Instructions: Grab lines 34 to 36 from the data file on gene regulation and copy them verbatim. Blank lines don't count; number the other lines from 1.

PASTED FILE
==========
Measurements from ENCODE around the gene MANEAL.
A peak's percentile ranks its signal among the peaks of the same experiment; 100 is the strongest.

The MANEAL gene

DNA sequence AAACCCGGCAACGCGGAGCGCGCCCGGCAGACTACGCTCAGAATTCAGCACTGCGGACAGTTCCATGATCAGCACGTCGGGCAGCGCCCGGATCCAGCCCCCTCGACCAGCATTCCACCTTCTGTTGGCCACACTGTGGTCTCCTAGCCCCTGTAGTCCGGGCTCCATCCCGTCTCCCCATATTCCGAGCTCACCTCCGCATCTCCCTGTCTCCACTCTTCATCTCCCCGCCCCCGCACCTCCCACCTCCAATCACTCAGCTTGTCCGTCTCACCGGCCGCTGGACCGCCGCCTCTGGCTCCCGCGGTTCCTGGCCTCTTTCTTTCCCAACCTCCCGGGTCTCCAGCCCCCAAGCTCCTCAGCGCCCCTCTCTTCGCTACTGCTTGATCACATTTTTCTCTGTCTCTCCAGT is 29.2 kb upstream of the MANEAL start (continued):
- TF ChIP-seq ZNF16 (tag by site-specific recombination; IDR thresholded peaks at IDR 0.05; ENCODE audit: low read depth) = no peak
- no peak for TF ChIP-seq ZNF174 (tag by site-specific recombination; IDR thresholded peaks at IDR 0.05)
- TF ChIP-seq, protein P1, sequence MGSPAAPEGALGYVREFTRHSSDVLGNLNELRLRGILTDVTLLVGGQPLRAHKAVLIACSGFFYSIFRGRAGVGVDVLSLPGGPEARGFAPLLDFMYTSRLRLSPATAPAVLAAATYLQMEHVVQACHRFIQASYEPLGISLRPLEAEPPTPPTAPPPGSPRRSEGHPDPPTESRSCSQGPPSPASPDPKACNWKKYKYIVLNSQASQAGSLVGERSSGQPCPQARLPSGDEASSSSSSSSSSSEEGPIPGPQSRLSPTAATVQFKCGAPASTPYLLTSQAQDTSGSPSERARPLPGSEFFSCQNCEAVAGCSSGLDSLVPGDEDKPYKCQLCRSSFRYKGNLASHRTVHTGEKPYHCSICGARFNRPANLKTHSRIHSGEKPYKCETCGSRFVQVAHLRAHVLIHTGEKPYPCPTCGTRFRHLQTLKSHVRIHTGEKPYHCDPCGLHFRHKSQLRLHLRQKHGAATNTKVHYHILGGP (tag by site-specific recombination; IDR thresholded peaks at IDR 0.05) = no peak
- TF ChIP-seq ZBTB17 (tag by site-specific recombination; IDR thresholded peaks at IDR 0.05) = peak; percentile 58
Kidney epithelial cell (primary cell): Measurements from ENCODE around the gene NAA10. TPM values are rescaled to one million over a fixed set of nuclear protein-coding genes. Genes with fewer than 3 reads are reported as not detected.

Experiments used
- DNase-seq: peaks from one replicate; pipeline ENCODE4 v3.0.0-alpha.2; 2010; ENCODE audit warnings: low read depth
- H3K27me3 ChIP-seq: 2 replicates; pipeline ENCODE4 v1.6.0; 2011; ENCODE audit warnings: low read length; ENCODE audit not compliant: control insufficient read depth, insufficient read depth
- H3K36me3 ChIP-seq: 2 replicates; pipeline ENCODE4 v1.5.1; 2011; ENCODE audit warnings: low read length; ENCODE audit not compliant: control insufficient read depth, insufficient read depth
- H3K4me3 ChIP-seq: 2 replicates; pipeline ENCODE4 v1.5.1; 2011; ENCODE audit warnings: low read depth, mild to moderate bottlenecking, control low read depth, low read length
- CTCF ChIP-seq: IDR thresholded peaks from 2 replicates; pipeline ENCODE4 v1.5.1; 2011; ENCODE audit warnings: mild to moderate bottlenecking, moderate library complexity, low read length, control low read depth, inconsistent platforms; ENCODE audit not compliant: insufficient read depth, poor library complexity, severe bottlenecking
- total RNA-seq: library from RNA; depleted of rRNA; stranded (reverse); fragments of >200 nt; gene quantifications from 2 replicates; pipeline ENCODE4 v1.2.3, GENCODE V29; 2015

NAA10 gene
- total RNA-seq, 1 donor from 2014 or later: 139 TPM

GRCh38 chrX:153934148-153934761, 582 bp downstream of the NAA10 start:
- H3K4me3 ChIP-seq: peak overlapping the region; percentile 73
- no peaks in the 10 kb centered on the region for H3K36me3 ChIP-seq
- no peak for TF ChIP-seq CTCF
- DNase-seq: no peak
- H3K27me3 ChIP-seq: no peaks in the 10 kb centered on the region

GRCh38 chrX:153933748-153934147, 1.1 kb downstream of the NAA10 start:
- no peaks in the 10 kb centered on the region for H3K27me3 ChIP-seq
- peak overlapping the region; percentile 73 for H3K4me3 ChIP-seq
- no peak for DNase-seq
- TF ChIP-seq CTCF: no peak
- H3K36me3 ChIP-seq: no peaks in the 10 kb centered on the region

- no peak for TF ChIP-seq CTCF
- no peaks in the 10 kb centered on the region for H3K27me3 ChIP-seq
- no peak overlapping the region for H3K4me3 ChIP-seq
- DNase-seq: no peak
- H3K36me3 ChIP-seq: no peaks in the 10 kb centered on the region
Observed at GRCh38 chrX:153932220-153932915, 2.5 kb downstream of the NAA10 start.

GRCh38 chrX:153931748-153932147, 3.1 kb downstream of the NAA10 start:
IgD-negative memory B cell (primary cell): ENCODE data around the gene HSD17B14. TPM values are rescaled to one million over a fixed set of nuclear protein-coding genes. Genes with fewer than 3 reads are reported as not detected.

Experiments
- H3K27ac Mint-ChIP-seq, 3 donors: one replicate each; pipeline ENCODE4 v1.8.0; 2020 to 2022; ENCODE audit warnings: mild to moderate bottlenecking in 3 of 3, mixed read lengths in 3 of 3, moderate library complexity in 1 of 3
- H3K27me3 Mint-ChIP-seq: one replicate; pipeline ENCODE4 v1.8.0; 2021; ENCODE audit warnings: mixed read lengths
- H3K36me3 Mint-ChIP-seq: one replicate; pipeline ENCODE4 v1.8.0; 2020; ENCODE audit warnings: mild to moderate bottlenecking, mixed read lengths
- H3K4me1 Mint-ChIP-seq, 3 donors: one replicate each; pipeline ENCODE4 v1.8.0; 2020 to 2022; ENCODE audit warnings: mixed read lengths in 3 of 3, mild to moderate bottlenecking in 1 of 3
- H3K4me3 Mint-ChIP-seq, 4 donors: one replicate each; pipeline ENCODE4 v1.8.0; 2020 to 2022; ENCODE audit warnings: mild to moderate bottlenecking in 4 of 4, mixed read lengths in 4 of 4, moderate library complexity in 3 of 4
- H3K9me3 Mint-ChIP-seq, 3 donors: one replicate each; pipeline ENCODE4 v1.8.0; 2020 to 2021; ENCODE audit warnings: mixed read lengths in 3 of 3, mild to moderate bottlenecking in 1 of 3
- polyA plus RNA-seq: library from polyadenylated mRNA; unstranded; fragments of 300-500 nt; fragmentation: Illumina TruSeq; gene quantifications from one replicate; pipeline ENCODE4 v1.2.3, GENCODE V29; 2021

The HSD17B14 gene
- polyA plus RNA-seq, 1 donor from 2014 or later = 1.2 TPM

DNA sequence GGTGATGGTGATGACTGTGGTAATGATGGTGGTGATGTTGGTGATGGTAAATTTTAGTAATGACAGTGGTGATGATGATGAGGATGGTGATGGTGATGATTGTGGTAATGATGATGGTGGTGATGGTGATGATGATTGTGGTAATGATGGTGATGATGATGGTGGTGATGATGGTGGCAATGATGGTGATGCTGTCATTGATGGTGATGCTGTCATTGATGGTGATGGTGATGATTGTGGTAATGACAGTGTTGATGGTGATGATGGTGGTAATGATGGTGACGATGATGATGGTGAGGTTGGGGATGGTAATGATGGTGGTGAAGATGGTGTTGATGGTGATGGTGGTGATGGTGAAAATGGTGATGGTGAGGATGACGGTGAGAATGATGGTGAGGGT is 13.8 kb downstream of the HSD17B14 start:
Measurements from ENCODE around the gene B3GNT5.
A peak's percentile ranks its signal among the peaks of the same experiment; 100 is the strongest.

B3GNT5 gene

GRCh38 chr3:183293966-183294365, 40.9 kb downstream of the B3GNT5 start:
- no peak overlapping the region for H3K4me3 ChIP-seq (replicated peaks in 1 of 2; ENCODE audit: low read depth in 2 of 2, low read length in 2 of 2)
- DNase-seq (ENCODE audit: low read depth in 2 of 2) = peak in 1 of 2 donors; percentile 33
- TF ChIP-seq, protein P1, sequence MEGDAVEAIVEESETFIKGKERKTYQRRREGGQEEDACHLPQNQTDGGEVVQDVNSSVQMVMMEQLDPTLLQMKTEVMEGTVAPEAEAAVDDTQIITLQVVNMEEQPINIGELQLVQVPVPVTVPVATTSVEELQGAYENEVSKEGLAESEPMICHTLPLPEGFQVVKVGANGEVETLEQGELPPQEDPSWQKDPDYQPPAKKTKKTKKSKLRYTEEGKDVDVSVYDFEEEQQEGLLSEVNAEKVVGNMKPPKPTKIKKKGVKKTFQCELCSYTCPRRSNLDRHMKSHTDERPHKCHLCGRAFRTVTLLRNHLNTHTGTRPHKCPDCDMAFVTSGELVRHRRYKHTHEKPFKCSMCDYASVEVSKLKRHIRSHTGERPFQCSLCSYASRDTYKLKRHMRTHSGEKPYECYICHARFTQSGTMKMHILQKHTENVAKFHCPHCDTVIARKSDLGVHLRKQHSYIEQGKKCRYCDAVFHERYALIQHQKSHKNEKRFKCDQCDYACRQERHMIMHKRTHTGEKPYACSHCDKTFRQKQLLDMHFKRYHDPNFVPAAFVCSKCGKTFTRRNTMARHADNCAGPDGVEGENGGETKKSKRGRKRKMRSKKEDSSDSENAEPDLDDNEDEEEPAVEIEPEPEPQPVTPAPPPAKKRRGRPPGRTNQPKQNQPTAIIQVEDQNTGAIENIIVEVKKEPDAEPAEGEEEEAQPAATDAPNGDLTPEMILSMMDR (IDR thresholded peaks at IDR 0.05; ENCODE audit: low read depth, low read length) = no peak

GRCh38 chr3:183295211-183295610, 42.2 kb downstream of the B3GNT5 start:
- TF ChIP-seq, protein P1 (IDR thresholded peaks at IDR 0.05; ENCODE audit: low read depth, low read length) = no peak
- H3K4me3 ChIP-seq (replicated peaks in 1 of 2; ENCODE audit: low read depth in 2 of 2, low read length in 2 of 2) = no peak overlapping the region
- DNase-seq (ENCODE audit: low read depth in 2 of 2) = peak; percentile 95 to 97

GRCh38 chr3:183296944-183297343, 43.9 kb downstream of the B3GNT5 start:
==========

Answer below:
- DNase-seq: no peak
- H3K36me3 ChIP-seq: no peaks in the 10 kb centered on the region
Observed at GRCh38 chrX:153932220-153932915, 2.5 kb downstream of the NAA10 start.